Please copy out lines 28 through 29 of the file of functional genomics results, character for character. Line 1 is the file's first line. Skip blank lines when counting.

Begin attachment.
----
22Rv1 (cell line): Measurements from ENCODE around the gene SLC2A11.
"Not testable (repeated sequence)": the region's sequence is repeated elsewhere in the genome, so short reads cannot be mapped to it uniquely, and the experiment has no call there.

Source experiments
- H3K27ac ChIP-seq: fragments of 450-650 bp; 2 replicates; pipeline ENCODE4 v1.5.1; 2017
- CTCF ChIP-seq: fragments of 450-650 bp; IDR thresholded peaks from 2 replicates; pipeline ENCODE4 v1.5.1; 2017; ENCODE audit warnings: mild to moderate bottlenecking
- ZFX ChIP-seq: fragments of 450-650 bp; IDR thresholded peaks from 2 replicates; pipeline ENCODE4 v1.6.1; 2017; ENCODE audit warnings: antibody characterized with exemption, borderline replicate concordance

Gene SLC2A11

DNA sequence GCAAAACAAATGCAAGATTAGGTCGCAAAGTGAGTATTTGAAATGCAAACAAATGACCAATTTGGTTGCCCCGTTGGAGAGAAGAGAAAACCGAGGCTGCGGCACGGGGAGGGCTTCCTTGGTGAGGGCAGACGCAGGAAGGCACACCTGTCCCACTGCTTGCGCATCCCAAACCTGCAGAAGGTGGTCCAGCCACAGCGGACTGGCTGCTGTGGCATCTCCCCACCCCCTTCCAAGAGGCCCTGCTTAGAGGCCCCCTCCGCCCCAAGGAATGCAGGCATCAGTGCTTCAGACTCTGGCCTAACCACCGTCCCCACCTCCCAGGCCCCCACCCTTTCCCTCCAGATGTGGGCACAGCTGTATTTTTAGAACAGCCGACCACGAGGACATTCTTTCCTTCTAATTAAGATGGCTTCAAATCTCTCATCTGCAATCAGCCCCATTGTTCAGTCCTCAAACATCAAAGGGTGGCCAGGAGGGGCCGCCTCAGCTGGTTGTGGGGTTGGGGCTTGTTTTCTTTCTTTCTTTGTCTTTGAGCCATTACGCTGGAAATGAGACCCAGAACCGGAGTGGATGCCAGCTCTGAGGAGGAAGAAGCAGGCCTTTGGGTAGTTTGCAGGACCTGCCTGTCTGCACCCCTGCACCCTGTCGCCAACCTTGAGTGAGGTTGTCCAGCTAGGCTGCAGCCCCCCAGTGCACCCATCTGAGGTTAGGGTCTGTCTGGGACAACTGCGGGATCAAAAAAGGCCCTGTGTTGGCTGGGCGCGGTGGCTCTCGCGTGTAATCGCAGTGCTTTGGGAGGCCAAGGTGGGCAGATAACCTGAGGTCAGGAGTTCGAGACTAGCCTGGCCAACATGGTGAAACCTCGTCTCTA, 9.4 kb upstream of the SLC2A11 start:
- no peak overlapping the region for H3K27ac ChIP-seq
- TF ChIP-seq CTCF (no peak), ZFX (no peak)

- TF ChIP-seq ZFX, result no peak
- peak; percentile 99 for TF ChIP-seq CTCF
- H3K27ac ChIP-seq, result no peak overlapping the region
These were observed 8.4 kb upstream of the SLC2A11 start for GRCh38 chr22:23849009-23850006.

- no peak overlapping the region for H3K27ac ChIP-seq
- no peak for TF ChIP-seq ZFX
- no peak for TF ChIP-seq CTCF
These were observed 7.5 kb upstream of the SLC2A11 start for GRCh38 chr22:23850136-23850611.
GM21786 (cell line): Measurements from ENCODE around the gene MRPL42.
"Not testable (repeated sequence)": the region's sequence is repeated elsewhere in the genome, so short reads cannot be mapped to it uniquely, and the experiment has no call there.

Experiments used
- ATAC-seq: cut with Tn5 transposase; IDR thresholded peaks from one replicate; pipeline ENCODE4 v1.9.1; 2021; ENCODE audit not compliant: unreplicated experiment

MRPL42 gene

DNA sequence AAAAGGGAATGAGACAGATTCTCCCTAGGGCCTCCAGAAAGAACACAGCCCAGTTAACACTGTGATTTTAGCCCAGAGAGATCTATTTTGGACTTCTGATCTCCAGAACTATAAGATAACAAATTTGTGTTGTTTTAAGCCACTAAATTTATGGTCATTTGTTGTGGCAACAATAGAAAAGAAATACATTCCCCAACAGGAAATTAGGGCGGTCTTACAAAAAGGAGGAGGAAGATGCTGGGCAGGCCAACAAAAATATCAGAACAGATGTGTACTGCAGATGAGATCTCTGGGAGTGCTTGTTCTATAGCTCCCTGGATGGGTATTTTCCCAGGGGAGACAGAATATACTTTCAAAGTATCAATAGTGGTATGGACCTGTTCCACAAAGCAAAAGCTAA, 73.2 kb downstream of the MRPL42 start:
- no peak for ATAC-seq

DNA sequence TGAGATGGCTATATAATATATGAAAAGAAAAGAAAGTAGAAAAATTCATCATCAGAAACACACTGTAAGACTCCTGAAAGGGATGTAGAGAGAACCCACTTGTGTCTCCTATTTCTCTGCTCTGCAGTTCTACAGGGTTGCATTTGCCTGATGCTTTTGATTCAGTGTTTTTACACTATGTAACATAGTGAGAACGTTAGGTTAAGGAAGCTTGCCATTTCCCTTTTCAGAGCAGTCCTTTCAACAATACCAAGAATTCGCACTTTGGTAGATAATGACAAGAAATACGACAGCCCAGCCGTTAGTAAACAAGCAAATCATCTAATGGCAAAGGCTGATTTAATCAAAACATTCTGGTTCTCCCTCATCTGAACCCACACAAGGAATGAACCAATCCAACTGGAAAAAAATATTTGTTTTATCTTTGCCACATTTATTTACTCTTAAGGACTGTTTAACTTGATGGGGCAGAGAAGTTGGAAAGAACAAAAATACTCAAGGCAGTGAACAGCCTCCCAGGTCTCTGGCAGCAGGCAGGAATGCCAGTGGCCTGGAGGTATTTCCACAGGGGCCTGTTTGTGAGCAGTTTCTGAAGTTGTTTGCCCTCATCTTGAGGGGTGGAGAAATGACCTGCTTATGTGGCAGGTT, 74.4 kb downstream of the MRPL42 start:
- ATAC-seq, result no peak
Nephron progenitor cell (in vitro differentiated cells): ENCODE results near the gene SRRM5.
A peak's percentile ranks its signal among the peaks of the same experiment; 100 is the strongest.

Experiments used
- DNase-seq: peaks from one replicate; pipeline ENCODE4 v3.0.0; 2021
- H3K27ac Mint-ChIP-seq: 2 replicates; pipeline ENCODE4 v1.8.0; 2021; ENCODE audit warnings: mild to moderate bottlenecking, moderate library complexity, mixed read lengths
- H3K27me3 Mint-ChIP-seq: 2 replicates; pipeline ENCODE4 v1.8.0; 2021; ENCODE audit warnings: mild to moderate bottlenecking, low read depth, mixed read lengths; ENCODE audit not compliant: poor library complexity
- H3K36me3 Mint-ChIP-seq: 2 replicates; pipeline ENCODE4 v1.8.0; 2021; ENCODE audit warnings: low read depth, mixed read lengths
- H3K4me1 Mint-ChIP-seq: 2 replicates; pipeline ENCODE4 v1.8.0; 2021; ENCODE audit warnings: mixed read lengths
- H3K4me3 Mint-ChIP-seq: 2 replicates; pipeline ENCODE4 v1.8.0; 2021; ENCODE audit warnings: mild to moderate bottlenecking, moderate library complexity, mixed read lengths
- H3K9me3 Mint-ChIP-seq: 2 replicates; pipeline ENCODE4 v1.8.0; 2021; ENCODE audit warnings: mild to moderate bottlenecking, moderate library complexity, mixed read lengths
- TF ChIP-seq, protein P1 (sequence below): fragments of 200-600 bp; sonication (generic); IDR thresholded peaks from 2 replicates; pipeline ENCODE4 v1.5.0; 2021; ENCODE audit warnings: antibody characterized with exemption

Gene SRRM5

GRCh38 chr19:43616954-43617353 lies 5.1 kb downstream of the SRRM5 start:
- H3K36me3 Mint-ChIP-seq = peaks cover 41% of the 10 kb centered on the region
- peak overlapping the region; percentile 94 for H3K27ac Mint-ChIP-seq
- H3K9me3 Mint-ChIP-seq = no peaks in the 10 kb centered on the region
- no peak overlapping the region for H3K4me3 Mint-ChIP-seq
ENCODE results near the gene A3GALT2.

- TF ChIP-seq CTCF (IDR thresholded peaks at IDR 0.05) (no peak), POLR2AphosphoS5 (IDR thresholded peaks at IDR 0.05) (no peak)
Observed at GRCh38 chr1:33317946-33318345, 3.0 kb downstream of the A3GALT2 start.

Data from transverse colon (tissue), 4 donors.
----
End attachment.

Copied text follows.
Nephron progenitor cell (in vitro differentiated cells): ENCODE results near the gene SRRM5.
A peak's percentile ranks its signal among the peaks of the same experiment; 100 is the strongest.